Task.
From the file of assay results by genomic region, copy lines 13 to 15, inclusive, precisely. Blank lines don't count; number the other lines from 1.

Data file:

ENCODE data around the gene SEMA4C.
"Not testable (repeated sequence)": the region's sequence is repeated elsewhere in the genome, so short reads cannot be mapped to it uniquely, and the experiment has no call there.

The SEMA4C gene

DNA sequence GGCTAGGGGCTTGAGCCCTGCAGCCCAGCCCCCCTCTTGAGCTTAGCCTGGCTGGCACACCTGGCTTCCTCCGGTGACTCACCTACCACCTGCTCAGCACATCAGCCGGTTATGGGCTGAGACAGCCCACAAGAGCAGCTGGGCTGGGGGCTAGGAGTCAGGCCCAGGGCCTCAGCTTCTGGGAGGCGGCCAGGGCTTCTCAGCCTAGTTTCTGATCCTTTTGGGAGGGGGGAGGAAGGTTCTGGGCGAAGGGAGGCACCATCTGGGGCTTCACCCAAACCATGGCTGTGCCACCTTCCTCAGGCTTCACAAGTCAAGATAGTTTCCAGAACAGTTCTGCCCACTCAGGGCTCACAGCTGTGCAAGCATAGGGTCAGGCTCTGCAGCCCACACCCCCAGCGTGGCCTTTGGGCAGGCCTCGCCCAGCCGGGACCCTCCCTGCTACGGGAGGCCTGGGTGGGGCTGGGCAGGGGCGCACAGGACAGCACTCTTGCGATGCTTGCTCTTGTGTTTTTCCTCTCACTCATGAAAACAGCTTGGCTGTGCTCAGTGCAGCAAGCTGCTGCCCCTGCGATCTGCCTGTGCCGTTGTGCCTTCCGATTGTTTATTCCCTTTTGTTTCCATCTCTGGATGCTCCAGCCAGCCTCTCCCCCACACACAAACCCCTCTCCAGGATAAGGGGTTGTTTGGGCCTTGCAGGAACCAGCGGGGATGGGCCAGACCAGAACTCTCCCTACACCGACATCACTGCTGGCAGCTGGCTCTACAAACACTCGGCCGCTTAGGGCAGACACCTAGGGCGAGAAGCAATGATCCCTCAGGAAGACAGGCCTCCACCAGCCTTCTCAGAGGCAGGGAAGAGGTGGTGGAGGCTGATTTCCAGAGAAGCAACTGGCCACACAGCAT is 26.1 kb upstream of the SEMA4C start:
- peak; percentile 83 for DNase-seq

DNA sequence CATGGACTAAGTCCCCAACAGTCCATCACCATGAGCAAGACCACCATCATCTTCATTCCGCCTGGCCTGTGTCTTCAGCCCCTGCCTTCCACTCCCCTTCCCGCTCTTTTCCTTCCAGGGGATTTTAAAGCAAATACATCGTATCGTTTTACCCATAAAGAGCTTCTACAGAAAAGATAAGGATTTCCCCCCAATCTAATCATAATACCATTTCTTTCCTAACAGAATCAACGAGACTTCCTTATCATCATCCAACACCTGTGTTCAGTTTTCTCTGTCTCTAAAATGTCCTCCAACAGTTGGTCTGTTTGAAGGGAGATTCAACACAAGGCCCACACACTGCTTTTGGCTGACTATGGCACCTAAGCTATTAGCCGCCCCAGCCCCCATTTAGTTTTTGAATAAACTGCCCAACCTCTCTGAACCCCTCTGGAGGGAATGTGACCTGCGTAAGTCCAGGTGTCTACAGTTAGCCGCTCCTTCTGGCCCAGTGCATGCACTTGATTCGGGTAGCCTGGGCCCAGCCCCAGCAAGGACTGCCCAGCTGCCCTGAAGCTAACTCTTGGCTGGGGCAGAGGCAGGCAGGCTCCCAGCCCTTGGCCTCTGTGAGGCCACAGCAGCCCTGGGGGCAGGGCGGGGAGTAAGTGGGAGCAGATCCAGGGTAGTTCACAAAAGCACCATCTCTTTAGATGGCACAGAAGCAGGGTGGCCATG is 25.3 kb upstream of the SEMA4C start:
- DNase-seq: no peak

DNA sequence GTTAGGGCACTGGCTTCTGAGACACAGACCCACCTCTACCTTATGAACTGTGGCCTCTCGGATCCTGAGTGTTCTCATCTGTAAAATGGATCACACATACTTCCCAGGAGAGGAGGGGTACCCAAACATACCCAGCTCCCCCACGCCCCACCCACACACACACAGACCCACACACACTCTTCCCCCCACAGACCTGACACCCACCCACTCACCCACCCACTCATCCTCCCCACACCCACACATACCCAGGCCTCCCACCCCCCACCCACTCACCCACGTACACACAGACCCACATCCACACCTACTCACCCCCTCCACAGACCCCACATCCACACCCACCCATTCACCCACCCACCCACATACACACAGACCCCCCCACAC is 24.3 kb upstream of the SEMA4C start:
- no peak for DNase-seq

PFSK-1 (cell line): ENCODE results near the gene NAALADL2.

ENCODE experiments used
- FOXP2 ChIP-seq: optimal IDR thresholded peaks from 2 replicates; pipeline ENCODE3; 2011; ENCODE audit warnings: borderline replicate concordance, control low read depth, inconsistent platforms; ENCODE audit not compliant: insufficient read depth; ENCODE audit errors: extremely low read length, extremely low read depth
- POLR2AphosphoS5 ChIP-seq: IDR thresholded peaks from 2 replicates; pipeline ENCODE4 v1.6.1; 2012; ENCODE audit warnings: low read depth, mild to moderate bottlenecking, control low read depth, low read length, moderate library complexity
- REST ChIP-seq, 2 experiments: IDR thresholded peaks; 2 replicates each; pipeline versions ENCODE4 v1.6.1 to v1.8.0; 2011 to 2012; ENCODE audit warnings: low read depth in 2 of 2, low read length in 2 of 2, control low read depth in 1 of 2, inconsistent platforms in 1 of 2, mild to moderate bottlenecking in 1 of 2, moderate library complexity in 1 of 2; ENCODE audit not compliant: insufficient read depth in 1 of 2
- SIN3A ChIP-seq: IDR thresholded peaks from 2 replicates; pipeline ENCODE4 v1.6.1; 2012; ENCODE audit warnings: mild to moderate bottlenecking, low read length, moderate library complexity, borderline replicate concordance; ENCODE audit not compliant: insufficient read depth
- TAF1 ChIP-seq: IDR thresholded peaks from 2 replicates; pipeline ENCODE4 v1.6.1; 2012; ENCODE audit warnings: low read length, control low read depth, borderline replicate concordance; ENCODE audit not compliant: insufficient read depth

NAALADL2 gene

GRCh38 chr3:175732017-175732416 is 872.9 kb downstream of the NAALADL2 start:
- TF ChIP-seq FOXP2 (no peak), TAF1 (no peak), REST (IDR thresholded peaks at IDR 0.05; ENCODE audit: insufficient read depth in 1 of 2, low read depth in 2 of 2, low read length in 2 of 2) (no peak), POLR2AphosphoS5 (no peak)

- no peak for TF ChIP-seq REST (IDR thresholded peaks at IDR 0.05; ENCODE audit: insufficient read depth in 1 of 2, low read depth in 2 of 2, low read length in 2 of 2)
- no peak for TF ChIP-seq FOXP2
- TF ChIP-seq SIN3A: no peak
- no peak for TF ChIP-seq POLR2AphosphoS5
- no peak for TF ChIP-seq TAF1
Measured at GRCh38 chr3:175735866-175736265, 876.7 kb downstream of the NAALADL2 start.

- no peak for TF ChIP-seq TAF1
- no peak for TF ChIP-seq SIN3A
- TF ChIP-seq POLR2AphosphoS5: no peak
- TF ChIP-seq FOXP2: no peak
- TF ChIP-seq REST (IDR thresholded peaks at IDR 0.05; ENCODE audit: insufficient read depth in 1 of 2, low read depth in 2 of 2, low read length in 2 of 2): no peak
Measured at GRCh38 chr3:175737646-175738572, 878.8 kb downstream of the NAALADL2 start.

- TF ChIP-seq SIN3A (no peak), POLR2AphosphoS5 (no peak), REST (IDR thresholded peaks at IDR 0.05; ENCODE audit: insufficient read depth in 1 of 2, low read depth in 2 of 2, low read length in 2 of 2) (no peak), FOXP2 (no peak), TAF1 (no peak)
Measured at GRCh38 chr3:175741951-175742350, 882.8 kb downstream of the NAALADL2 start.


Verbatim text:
- POLR2AphosphoS5 ChIP-seq: IDR thresholded peaks from 2 replicates; pipeline ENCODE4 v1.6.1; 2012; ENCODE audit warnings: low read depth, mild to moderate bottlenecking, control low read depth, low read length, moderate library complexity
- REST ChIP-seq, 2 experiments: IDR thresholded peaks; 2 replicates each; pipeline versions ENCODE4 v1.6.1 to v1.8.0; 2011 to 2012; ENCODE audit warnings: low read depth in 2 of 2, low read length in 2 of 2, control low read depth in 1 of 2, inconsistent platforms in 1 of 2, mild to moderate bottlenecking in 1 of 2, moderate library complexity in 1 of 2; ENCODE audit not compliant: insufficient read depth in 1 of 2
- SIN3A ChIP-seq: IDR thresholded peaks from 2 replicates; pipeline ENCODE4 v1.6.1; 2012; ENCODE audit warnings: mild to moderate bottlenecking, low read length, moderate library complexity, borderline replicate concordance; ENCODE audit not compliant: insufficient read depth